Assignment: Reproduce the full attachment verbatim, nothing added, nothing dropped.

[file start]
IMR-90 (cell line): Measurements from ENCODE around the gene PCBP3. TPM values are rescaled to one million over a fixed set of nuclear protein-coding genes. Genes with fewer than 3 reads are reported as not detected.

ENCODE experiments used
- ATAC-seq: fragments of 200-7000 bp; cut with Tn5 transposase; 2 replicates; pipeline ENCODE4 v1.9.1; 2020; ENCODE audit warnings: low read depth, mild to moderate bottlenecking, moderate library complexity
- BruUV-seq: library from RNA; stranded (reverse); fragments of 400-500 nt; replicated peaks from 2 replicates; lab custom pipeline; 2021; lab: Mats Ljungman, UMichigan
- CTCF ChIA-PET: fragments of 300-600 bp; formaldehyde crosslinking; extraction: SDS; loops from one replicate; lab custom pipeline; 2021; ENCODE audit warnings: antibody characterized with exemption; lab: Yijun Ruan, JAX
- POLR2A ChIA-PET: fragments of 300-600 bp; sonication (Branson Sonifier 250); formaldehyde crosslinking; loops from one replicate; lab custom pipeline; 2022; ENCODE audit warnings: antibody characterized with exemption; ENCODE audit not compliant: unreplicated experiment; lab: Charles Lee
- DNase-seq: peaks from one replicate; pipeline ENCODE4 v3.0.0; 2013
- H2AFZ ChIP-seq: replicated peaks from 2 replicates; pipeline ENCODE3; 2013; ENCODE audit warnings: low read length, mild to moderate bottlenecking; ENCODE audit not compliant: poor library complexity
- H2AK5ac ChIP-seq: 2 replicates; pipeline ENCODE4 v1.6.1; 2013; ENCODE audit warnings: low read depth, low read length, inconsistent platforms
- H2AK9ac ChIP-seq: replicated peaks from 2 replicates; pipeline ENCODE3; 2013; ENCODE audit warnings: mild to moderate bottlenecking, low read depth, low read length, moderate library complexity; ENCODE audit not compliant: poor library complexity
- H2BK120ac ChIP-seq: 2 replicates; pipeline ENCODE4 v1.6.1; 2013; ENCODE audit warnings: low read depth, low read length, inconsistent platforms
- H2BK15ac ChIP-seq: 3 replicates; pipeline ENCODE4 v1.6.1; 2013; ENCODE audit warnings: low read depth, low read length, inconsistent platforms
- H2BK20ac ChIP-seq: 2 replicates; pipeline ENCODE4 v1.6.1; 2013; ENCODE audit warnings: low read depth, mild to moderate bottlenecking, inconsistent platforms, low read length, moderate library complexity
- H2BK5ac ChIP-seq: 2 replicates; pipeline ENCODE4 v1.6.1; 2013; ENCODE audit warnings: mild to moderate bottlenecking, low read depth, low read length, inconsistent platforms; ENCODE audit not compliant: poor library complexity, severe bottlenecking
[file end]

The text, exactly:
IMR-90 (cell line): Measurements from ENCODE around the gene PCBP3. TPM values are rescaled to one million over a fixed set of nuclear protein-coding genes. Genes with fewer than 3 reads are reported as not detected.

ENCODE experiments used
- ATAC-seq: fragments of 200-7000 bp; cut with Tn5 transposase; 2 replicates; pipeline ENCODE4 v1.9.1; 2020; ENCODE audit warnings: low read depth, mild to moderate bottlenecking, moderate library complexity
- BruUV-seq: library from RNA; stranded (reverse); fragments of 400-500 nt; replicated peaks from 2 replicates; lab custom pipeline; 2021; lab: Mats Ljungman, UMichigan
- CTCF ChIA-PET: fragments of 300-600 bp; formaldehyde crosslinking; extraction: SDS; loops from one replicate; lab custom pipeline; 2021; ENCODE audit warnings: antibody characterized with exemption; lab: Yijun Ruan, JAX
- POLR2A ChIA-PET: fragments of 300-600 bp; sonication (Branson Sonifier 250); formaldehyde crosslinking; loops from one replicate; lab custom pipeline; 2022; ENCODE audit warnings: antibody characterized with exemption; ENCODE audit not compliant: unreplicated experiment; lab: Charles Lee
- DNase-seq: peaks from one replicate; pipeline ENCODE4 v3.0.0; 2013
- H2AFZ ChIP-seq: replicated peaks from 2 replicates; pipeline ENCODE3; 2013; ENCODE audit warnings: low read length, mild to moderate bottlenecking; ENCODE audit not compliant: poor library complexity
- H2AK5ac ChIP-seq: 2 replicates; pipeline ENCODE4 v1.6.1; 2013; ENCODE audit warnings: low read depth, low read length, inconsistent platforms
- H2AK9ac ChIP-seq: replicated peaks from 2 replicates; pipeline ENCODE3; 2013; ENCODE audit warnings: mild to moderate bottlenecking, low read depth, low read length, moderate library complexity; ENCODE audit not compliant: poor library complexity
- H2BK120ac ChIP-seq: 2 replicates; pipeline ENCODE4 v1.6.1; 2013; ENCODE audit warnings: low read depth, low read length, inconsistent platforms
- H2BK15ac ChIP-seq: 3 replicates; pipeline ENCODE4 v1.6.1; 2013; ENCODE audit warnings: low read depth, low read length, inconsistent platforms
- H2BK20ac ChIP-seq: 2 replicates; pipeline ENCODE4 v1.6.1; 2013; ENCODE audit warnings: low read depth, mild to moderate bottlenecking, inconsistent platforms, low read length, moderate library complexity
- H2BK5ac ChIP-seq: 2 replicates; pipeline ENCODE4 v1.6.1; 2013; ENCODE audit warnings: mild to moderate bottlenecking, low read depth, low read length, inconsistent platforms; ENCODE audit not compliant: poor library complexity, severe bottlenecking